1. Julie D says:

    Lewis says it so well that there’s nothing else to say

    • Julie, I agree. Lewis was such a good thinker, but he had the knack of breaking down big ideas and making them accessible to ordinary people. It’s next to impossible to improve on what he had to say.


  2. notleia says:

    Aw, I love you, Lewis, but Imma quibble with you.
    I’m pretty sure he addressed this elsewhere, but it’s hard to call the corn/Fisher King gods copies when a good deal of them existed before Christianity had spread to the particular region. The Fisher King himself was Celtic in origin, and while we don’t have a good handle on the details of that mythos, it’s unlikely that it was heavily influenced by Christianity. We all know Baal and Ishtar and Osiris were pre-Jesus. Maybe you can say that they are copies in spirit, but that’s reaching a bit.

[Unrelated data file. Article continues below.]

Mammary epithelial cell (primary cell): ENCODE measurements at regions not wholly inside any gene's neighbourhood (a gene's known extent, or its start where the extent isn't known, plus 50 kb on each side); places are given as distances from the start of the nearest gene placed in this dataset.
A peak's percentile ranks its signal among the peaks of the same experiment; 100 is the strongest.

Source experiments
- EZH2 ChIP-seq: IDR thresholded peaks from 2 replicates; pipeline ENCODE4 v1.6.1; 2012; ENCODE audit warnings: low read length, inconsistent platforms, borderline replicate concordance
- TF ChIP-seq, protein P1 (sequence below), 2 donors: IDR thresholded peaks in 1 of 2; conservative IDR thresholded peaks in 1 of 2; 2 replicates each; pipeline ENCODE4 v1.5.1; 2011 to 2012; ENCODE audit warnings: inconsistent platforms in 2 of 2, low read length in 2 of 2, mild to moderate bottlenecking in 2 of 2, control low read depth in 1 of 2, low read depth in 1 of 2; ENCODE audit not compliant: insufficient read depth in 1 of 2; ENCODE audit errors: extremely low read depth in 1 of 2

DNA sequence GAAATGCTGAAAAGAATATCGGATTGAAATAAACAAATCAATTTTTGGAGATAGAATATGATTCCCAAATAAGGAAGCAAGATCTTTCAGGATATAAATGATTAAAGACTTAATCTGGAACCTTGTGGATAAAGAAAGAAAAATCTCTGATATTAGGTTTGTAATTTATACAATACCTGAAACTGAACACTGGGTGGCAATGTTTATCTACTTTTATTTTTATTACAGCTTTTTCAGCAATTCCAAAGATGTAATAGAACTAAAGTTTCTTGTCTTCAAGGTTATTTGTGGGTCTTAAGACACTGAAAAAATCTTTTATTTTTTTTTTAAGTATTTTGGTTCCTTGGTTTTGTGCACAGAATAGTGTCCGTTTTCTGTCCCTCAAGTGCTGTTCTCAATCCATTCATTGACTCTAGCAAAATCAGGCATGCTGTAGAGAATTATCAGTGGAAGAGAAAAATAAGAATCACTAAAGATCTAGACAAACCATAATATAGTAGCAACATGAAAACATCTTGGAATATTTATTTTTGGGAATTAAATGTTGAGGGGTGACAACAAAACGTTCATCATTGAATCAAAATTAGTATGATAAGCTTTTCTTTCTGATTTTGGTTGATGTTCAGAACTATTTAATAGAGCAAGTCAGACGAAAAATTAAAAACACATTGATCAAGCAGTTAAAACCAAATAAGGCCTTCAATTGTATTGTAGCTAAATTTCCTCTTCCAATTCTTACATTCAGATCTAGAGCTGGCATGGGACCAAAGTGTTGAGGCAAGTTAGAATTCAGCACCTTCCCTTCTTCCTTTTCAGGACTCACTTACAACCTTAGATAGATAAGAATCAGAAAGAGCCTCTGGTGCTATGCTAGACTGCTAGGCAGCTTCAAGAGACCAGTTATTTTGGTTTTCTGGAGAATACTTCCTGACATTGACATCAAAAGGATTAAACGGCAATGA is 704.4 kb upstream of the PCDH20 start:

• bainespal says:

      I don’t think Lewis intended to imply that they were literal copies. Rather, they’re generalized human expressions of the universal, divine truth that was wholly realized in the life of Christ.

      • notleia says:

        Oh, probably. But I don’t find it entirely easy to reconcile that cyclical motif and its idiosyncrasies in the individual myths with capital-T Truth. It feels a little too apples and oranges and baseballs sometimes.

        • notleia says:

          Can’t resist the urge to make the reference when the Fisher King is under discussion, here’s TS Eliot’s “The Waste Land”: http://www.bartleby.com/201/1.html

        • bainespal says:

          That’s probably because we amateur Christian myth fans go way overboard in simplistically labeling everything as redemption theme or a Christ-figure. We shouldn’t retroactively interpret myth to fit the historical facts of the Gospel. Many of those ancient myths probably contain elements that can’t and shouldn’t be mapped to the Christian version of the cyclical motif.

          Still, patterns mean something. It’s human nature to look for meaning in recurring patterns. And I think Christianity does set out to explain — if not necessarily to assimilate — the essence of the cyclical myth. The paradox of death being necessary for new life is part of the deepest core of Christianity, and the Gospel claims that Jesus embodied the ultimate representation of this all-important truth.

What do you think?